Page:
By Meredith Izlar, Program Director, Me Fine Foundation
Anything worth having is worth waiting for. Rome wasn’t built in a day.
These are a couple of the mantras I held tightly onto for my first two years as Me Fine Foundation’s part-time Family Assistance Coordinator.
During these two years, I talked with parents who spent weeks in and out of hospital rooms with their children; I listened to their fears about the present as well as the future. I interviewed hospital staff and took down their wish lists in pages of notes: teen support groups, programs for siblings, outreach for overwhelmed parents. And for two years, I saw the wider community as well — supporters energized about our mission and eager to serve, ready to give generously of their time and talent (and toys!).
But I didn’t have a way to channel the outpouring of support to the families who needed it.
Over this time, I spent hours alongside Jaclyn Starritt, Me Fine board member and child psychologist, brainstorming a myriad of ways that people could get involved with Me Fine’s emotional support programs in the hospitals. “Who wouldn’t want to throw a Christmas In July carnival for in-patient children?”, we asked ourselves. “Who wouldn’t get excited about new programs to help siblings cope with their brother or sister’s illness?” Still, we didn’t have a framework for how all of the pieces would fit together. How could we coordinate the efforts of multiple volunteers on multiple projects at multiple hospitals, all in ways that were meaningful and fed back to Me Fine’s mission?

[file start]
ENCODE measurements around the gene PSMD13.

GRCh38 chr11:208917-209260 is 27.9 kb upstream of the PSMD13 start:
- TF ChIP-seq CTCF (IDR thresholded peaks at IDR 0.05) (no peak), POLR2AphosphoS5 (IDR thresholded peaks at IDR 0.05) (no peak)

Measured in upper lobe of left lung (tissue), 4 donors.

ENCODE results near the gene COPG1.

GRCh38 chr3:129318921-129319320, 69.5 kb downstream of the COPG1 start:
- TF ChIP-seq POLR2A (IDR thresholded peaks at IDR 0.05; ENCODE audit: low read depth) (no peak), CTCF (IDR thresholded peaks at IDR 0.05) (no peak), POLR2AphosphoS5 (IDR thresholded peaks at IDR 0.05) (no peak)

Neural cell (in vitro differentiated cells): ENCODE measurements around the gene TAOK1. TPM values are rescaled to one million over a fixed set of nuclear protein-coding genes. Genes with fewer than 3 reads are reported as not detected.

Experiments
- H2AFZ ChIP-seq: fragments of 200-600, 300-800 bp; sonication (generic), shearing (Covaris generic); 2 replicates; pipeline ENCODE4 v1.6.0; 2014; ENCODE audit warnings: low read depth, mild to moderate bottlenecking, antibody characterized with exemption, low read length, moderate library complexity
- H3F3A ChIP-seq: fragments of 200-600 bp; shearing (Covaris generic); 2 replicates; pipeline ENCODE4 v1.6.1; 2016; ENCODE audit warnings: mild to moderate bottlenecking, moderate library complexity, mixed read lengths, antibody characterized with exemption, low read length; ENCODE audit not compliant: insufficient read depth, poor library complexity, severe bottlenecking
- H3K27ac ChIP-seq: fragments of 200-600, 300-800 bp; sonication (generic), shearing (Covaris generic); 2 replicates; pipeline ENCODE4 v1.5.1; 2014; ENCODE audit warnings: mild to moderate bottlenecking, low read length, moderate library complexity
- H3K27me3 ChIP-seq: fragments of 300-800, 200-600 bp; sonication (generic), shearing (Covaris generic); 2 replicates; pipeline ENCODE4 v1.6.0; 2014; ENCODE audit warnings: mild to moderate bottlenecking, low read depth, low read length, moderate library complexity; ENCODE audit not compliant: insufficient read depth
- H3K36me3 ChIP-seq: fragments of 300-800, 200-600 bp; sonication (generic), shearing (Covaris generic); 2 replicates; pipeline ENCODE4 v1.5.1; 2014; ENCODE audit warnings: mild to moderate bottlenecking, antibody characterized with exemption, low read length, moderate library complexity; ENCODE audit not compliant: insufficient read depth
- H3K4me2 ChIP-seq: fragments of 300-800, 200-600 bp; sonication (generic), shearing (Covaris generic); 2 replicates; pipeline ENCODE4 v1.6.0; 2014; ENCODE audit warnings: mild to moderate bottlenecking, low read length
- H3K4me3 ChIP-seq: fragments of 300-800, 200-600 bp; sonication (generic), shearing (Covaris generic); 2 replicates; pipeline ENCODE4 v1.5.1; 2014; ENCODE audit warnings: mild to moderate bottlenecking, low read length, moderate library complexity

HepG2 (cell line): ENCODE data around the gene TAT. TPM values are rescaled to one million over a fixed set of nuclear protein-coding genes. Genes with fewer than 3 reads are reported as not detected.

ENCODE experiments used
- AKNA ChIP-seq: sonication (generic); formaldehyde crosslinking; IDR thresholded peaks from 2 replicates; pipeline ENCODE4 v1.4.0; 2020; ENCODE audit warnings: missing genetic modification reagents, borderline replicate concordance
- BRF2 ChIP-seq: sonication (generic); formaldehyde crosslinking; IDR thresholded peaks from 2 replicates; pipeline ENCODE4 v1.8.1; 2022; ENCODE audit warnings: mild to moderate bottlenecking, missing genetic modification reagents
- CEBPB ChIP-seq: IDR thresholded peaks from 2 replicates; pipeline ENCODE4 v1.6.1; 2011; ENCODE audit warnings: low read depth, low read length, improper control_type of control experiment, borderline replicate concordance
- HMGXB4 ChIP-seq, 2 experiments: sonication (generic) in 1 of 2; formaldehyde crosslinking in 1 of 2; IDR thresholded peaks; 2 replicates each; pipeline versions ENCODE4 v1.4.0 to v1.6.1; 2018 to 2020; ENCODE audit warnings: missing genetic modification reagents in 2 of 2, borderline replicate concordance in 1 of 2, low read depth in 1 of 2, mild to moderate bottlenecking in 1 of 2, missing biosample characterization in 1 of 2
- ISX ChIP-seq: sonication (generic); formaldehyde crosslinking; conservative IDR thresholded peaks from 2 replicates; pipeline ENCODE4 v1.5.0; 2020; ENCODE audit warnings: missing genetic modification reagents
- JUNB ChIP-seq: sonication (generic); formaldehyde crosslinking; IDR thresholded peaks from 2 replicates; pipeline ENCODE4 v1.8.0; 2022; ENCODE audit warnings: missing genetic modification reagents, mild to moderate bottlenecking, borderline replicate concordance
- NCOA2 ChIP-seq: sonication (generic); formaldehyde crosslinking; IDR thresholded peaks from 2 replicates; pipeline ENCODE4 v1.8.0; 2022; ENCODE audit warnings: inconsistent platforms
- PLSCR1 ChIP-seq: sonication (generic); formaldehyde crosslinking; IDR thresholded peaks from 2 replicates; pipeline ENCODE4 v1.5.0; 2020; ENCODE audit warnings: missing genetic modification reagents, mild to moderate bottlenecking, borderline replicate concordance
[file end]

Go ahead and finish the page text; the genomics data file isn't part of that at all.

In the end, growth happened the way it always does — in a series of stutters, false starts, and revised efforts that eventually becomes a big step forward.
Now as a full-time staff member, I have the time to invest in a coordinated effort of volunteers to meet our families’ psychosocial emotional needs. I’m pleased to share that we held our first meeting of the new-and-improved Emotional Support Programs Committee on February 16! The committee will field requests from hospital staff, coordinate special events, and develop innovative approaches to the challenges families face while a child is treated for critical or chronic illness. Our team includes several board members, two child psychologists, a parent of a child with critical illness, a retired pediatrician, and nearly a dozen other community members passionate about supporting kids and families.
As we discussed our plan for the year, I felt a new mantra take shape: “The journey of a thousand miles begins with a single step.” Although the process of creating this group felt Herculean at times, it’s the first step towards our greater goal: increasing our impact on the children and families struggling with critical or chronic illness every day. The enthusiasm and combined talents of this incredible group of people, working together, truly have the capacity to transform lives. I’m grateful to each of them for their willingness to get involved more deeply with our work.